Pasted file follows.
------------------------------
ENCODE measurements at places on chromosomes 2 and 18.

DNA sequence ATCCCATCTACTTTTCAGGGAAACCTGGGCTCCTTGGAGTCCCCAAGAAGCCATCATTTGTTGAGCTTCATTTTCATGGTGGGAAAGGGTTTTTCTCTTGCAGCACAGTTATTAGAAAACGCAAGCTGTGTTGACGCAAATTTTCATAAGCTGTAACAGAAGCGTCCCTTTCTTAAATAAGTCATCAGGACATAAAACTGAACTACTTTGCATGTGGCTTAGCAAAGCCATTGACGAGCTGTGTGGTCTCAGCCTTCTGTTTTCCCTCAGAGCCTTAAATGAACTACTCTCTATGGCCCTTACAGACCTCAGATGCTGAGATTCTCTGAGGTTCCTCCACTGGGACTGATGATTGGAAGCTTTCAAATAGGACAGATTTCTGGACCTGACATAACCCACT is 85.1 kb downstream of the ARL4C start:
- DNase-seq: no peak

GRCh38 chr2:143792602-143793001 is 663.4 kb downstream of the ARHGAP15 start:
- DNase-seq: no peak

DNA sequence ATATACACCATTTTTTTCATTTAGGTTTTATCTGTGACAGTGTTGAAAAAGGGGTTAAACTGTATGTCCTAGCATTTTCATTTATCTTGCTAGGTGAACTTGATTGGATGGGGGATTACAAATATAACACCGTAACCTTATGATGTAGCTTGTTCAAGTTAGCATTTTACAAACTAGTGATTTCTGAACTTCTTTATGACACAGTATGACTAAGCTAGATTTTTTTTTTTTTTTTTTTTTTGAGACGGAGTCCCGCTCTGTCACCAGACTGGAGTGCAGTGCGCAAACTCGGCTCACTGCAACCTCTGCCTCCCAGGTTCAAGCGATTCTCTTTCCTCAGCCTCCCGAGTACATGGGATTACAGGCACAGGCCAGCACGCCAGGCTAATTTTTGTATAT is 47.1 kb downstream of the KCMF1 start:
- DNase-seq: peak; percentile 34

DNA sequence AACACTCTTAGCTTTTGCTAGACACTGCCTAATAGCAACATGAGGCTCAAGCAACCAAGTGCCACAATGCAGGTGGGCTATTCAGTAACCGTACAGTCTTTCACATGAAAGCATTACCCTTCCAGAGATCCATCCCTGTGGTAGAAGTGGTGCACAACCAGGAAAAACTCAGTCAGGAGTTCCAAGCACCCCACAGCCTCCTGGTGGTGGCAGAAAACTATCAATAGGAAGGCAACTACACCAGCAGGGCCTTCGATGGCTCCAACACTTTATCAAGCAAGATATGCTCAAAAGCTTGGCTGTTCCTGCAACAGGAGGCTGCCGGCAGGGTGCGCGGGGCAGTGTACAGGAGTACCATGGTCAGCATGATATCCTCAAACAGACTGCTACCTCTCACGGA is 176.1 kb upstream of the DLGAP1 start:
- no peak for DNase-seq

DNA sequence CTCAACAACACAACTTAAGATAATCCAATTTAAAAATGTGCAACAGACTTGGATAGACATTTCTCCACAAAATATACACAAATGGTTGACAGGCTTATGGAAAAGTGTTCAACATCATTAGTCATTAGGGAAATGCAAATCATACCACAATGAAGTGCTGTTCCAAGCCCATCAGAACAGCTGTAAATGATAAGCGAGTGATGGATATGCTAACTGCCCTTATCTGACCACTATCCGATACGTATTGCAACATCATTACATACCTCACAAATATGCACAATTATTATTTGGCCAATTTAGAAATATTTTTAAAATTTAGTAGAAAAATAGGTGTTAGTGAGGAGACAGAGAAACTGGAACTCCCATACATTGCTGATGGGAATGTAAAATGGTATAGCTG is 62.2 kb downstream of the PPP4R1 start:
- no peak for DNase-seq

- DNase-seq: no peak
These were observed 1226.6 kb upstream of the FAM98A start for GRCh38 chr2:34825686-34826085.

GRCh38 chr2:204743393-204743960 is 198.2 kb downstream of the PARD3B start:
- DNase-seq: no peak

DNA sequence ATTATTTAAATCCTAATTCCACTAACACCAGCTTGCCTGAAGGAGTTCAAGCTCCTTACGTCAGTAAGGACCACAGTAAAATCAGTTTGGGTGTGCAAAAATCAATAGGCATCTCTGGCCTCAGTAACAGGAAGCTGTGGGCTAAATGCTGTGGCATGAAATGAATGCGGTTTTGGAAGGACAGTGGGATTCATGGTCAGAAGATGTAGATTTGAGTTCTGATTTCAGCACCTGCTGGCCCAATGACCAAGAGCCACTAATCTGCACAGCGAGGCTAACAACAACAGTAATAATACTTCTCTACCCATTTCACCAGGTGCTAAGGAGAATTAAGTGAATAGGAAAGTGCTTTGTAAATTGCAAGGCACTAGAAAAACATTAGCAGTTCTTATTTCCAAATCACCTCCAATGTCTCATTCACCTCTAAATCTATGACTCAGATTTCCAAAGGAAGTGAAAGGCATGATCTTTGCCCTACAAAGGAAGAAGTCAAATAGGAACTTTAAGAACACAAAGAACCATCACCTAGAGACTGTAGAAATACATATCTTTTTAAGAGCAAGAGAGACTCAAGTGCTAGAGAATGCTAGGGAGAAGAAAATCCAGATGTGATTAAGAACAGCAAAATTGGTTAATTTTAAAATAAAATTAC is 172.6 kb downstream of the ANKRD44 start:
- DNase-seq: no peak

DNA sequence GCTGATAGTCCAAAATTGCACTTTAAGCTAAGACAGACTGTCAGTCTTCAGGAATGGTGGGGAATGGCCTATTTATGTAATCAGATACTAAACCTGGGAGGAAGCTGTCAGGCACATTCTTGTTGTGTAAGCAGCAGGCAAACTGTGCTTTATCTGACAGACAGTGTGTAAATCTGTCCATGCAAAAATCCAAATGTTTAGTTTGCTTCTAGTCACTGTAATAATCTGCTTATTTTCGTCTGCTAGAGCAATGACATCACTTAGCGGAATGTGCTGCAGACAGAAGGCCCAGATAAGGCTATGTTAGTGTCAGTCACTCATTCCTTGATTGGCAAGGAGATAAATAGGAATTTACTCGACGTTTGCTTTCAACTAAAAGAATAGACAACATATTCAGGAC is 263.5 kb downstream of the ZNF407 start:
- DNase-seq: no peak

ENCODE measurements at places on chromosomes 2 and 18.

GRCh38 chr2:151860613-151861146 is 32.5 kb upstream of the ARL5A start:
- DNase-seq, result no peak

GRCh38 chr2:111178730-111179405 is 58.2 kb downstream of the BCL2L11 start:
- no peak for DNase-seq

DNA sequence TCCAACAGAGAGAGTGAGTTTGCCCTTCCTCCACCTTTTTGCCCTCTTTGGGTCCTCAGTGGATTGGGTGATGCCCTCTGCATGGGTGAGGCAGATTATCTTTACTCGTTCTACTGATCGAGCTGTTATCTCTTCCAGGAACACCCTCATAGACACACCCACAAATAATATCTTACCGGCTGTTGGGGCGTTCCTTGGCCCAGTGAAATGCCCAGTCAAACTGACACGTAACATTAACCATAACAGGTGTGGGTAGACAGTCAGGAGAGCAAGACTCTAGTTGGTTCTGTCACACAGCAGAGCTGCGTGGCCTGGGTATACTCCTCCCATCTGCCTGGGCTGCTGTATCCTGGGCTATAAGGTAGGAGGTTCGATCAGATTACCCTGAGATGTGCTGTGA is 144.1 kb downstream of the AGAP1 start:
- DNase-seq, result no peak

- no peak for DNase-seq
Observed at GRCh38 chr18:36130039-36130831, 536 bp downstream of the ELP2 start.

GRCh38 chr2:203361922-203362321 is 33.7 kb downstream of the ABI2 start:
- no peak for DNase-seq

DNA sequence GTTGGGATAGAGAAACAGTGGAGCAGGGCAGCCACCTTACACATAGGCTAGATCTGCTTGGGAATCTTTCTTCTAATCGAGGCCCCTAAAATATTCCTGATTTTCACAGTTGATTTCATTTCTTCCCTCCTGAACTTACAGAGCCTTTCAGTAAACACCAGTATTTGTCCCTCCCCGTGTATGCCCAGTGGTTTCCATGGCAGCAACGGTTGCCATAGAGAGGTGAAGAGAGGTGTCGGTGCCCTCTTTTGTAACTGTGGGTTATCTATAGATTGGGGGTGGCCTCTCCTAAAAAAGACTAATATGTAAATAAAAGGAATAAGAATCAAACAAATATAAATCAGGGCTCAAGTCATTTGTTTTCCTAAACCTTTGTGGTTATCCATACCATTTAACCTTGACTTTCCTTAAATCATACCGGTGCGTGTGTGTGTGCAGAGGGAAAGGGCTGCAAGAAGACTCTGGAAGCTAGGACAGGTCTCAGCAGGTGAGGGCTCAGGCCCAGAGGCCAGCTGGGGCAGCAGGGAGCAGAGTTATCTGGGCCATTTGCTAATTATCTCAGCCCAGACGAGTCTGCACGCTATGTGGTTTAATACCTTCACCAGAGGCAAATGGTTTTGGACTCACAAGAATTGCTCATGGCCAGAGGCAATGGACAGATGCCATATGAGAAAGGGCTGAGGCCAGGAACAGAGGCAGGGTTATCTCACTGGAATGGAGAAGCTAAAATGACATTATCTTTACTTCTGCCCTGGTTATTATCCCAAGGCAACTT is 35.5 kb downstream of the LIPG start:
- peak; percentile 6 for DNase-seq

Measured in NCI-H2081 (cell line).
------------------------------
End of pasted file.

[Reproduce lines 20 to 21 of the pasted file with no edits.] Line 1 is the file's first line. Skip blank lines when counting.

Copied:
ENCODE measurements at places on chromosomes 2 and 18.

GRCh38 chr2:151860613-151861146 is 32.5 kb upstream of the ARL5A start: